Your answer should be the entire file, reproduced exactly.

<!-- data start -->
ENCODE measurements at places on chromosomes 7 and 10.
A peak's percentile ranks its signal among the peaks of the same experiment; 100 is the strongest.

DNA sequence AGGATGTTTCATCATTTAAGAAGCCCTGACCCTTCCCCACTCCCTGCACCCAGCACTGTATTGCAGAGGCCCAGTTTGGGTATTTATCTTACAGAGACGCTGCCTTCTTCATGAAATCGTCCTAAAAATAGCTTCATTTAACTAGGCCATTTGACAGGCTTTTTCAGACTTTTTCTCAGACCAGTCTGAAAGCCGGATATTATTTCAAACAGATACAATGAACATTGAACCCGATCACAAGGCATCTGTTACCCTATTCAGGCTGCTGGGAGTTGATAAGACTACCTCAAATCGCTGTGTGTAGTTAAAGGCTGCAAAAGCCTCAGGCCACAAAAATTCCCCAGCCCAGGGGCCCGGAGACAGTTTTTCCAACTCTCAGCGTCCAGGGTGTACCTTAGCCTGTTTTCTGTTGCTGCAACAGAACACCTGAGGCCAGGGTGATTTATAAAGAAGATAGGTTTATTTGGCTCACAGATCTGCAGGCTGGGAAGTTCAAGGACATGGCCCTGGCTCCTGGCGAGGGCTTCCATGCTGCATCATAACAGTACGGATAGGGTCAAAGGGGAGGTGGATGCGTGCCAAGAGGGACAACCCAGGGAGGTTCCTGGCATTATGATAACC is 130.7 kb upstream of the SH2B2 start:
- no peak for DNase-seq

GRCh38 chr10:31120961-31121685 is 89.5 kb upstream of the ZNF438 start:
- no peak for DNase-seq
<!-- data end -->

ENCODE measurements at places on chromosomes 7 and 10.
A peak's percentile ranks its signal among the peaks of the same experiment; 100 is the strongest.

DNA sequence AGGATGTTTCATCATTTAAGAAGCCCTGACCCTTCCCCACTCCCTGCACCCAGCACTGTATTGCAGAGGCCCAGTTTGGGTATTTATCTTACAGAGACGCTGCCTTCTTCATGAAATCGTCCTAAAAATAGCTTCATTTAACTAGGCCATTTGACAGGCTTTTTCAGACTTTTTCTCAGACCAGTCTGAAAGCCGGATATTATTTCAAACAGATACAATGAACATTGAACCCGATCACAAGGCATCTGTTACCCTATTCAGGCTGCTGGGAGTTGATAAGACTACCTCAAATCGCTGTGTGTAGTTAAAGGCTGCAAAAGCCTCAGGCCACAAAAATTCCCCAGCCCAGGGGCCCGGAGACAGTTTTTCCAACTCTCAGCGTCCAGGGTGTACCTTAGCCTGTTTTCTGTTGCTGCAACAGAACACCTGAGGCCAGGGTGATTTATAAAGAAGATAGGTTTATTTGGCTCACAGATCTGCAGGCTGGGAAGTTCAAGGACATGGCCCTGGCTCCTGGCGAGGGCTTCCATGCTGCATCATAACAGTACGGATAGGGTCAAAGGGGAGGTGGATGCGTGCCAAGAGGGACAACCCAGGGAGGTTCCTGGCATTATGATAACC is 130.7 kb upstream of the SH2B2 start:
- no peak for DNase-seq

GRCh38 chr10:31120961-31121685 is 89.5 kb upstream of the ZNF438 start:
- no peak for DNase-seq